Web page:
1974 Congressional Budget and Impoundment Control Act


The 1974 Congressional Budget and Impoundment Control Act modified the role of Congress in the federal budgetary process. It created standing budget committees in both the House and the Senate, established the Congressional Budget Office, and moved the beginning of the fiscal year from July 1 to October 1.


The 1974 Congressional Budget and Impoundment Act created a set of institutional changes designed to help Congress regain power over the budget process. The Act was inspired by Richard Nixon's refusal to disburse nearly $12 billion of congressionally-appropriated funds in 1973-74 through the executive power of impoundment, as well as more generalized fears about the budget deficit. Nixon claimed that the deficit was causing high inflation and that as a result he needed to curb government spending. To this effect, in the 1972 presidential election he called on Congress to grant the President authority to cut federal spending so as to keep the budget under control. Congress opposed Nixon's proposal and instead sought to reform Congress' budgetary role. In 1972 Congress created a Joint Study Committee on Budget Control which called for procedural reforms to enable Congress to examine the federal budget from an "overall point of view, together with a congressional system of deciding priorities." Following Nixon's impoundment Congress acted on these recommendations and in 1974 Congress passed the Act and the President signed the legislation.

The Act had two main goals: (1) strengthen and centralize Congress' budget authority; (2) reduce the President's impoundment authority. The latter was done by drafting detailed guidelines restricting how the President can impound funds already appropriated by Congress. The former—which has proven the more significant of the two—was done through a variety of means. The Act created the Congressional Budget Office (CBO) to give Congress independent economic analysis and end the Executive Branch's monopoly on budgetary information created by the 1921 Budget and Accounting Act. It created standing budget committees in both the House and the Senate, provided for greater numbers of staff for these and other committees involved in budget decisions, and made changes in the procedure of passing a budget. The new budget committee was required to pass a ‘concurrent budget resolution' (to be passed by Congress no later than May 15) outlining the government's overall expenditures and receipts, based on CBO estimates. The concurrent resolution would then serve as the blueprint for the regular work of the authorizing and appropriating committees as they drafted the budget.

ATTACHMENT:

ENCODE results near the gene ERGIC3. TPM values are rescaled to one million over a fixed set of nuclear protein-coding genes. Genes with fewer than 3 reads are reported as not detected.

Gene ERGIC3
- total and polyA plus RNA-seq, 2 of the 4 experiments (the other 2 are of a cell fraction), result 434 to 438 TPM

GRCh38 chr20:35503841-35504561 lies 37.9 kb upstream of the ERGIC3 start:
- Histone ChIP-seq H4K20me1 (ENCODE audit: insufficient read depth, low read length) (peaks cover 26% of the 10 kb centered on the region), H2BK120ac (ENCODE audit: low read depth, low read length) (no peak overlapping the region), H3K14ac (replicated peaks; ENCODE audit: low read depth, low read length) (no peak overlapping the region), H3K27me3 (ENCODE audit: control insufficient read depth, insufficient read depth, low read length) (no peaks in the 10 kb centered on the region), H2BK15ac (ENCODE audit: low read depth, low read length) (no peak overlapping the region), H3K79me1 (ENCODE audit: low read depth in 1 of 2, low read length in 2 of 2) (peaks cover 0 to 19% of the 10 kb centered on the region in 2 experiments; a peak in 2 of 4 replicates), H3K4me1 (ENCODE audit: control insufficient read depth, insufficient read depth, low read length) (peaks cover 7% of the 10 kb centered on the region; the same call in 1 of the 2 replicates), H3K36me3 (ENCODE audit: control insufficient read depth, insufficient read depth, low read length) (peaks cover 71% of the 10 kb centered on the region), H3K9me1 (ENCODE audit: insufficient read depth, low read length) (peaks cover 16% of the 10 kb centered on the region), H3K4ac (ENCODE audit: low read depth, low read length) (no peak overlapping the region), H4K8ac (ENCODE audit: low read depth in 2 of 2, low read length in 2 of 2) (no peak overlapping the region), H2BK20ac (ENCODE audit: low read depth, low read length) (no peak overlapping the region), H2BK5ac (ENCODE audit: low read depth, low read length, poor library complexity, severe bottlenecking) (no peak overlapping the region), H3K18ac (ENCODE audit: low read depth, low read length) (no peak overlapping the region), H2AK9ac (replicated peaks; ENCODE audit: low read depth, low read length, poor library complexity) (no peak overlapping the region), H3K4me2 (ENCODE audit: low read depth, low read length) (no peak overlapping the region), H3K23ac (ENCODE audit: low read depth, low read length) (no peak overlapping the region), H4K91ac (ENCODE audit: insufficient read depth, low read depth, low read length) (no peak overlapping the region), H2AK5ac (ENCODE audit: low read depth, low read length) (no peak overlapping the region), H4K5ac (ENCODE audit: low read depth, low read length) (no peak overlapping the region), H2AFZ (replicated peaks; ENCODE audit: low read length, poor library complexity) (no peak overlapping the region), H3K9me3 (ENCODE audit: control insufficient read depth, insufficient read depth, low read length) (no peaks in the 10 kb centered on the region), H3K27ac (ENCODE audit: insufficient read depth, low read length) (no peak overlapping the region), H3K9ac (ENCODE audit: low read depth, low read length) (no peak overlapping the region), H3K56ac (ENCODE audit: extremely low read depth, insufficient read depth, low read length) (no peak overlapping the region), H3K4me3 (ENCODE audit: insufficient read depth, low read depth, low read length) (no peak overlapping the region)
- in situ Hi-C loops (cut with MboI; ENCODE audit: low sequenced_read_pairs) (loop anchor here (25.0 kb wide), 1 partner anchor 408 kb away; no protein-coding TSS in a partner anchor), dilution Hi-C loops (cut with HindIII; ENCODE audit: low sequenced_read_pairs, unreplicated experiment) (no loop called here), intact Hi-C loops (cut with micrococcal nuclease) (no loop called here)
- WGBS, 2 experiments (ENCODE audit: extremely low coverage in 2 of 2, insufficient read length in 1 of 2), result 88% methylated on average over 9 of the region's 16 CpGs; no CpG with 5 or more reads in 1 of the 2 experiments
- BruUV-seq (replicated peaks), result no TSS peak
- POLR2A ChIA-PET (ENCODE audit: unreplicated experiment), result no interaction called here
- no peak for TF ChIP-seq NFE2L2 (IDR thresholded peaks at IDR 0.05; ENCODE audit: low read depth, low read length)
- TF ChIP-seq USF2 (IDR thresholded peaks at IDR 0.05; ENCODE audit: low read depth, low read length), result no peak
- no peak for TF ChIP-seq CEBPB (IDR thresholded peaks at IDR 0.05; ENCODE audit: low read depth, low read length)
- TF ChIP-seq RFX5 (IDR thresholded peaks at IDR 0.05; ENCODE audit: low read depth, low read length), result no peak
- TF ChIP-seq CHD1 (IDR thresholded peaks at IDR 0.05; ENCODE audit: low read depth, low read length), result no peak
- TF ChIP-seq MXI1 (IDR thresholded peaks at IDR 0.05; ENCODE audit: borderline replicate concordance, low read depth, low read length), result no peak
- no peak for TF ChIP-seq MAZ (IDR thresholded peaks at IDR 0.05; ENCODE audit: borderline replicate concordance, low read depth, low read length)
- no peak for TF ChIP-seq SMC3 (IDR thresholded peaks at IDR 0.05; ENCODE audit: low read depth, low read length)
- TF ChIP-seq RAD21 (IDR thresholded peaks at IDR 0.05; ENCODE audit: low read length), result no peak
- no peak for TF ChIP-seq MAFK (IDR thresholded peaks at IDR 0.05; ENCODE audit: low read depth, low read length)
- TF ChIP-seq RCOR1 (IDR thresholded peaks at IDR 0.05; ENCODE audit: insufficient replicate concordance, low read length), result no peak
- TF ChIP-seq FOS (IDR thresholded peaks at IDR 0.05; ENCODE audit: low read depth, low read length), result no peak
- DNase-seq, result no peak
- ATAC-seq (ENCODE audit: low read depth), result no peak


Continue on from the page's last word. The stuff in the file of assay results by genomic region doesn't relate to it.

The long-term effects of the Congressional Budget Act are in dispute. Iwan Morgan argues the Act shifted budgetary leadership to the Congress, which exacerbated the problems inherent in that institution by creating unrealistic deadlines and demanding a level of coordination of which Congress is incapable.


Text of the act:

Joseph J. Hogan, "Ten Years After: The U.S. Congressional Budget and Impoundment Control Act of 1974," Public Administration 63:2 (June 1985): 133-149.

Joint Committee on the Organization of Congress (1993), "The Congressional Budget and Impoundment Control Act of 1974,"

Mark S. Kamlet and David C. Mowery, "The First Decade of the Congressional Budget Act: Legislative Imitation and Adaptation in Budgeting," Policy Sciences 18:4 (1985): 313-334.

Iwan Morgan, The Age of Deficits: Presidents and Unbalanced Budgets from Jimmy Carter to George W. Bush (University of Kansas, 2009), 3-6.

James P. Pfiffner, The President, the Budget, and Congress: Impoundment and the 1974 Budget Act. (Westview Press, 1979).

Joseph White and Aaron Wildavsky, The Deficit and the Public Interest: The Search for Responsible Budgeting in the 1980s (University of California, 1989), 11-17.

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